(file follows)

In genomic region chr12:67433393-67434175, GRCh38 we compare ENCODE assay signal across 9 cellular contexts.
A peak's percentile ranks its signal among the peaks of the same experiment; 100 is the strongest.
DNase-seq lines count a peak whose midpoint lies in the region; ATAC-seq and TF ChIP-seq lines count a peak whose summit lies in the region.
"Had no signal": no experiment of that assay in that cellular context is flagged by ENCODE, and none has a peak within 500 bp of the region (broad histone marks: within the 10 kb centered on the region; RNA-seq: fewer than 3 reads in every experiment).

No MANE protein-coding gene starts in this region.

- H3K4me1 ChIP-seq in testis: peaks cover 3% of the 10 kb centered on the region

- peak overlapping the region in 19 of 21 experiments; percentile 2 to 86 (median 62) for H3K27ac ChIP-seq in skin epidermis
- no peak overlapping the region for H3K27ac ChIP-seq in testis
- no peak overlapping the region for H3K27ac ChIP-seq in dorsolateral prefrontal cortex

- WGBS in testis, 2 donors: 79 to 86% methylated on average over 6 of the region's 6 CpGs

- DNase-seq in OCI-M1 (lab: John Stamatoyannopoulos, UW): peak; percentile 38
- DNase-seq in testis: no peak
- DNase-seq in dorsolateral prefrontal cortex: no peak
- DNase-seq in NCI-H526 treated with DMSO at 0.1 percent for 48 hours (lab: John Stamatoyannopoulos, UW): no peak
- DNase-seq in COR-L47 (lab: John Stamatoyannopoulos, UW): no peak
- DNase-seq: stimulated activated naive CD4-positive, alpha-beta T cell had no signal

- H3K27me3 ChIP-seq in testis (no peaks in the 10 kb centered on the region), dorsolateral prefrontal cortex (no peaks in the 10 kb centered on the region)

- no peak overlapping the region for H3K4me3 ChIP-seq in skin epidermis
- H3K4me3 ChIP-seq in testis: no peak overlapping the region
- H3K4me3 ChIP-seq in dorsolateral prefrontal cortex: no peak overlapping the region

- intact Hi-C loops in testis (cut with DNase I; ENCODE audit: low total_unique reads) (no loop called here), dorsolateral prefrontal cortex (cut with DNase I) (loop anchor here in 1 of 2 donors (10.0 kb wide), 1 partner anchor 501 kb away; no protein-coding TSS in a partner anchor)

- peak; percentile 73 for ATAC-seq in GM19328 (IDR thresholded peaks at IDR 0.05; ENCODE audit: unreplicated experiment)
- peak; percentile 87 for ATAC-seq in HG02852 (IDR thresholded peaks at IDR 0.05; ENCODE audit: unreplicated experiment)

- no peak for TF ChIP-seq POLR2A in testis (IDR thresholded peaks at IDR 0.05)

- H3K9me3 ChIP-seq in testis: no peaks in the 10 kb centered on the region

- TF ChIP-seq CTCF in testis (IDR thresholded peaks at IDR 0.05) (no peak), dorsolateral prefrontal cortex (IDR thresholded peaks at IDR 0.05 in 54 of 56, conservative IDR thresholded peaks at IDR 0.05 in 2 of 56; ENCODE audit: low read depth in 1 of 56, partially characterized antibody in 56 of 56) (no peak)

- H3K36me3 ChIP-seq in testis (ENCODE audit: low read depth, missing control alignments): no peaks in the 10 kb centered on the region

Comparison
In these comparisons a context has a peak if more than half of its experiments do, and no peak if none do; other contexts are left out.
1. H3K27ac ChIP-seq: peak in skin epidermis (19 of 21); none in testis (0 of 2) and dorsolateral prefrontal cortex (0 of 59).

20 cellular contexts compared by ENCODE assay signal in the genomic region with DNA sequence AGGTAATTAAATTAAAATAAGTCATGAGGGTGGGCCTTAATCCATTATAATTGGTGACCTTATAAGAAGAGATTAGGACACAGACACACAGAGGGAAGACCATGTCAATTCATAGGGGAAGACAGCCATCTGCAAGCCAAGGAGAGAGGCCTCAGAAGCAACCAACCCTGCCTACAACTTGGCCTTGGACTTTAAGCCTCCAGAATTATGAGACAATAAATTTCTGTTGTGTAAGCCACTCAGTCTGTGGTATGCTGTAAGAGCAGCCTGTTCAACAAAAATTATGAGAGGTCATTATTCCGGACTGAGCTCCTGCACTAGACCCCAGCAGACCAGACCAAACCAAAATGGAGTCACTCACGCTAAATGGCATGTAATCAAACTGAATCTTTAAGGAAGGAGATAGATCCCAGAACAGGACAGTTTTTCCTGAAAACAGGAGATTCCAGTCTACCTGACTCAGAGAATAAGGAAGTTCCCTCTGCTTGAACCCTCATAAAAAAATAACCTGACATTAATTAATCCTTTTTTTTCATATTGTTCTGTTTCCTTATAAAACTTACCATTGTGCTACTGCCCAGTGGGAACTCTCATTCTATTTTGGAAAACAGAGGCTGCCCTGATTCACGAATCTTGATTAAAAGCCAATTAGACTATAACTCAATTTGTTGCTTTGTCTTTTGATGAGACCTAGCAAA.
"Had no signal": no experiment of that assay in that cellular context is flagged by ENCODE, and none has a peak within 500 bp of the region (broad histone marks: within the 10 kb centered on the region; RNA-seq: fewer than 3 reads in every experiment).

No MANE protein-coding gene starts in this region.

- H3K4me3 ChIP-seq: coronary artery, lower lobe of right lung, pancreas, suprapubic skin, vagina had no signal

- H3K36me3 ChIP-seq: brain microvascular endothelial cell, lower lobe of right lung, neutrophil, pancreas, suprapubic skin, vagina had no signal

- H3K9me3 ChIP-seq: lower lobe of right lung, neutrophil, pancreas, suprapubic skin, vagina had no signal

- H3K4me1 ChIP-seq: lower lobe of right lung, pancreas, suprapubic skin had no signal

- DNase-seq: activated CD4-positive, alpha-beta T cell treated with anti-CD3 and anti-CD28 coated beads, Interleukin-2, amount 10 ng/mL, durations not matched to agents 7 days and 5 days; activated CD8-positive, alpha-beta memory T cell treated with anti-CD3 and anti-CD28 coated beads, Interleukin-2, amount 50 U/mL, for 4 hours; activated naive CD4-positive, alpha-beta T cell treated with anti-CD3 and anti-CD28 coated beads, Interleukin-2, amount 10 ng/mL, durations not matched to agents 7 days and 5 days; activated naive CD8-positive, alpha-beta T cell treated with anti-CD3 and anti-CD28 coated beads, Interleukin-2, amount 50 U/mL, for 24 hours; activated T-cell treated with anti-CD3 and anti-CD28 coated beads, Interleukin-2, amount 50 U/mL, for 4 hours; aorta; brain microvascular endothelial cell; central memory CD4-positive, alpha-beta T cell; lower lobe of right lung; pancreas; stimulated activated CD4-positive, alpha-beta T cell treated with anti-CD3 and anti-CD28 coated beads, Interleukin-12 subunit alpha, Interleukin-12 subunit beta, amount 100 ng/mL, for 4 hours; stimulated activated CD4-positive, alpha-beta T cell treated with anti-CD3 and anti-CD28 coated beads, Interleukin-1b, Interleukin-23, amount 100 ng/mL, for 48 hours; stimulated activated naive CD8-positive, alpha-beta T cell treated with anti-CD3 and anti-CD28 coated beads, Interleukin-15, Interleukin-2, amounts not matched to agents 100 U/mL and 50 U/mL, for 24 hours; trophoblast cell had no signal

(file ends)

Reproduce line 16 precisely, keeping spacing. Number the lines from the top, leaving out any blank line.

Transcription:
- DNase-seq: stimulated activated naive CD4-positive, alpha-beta T cell had no signal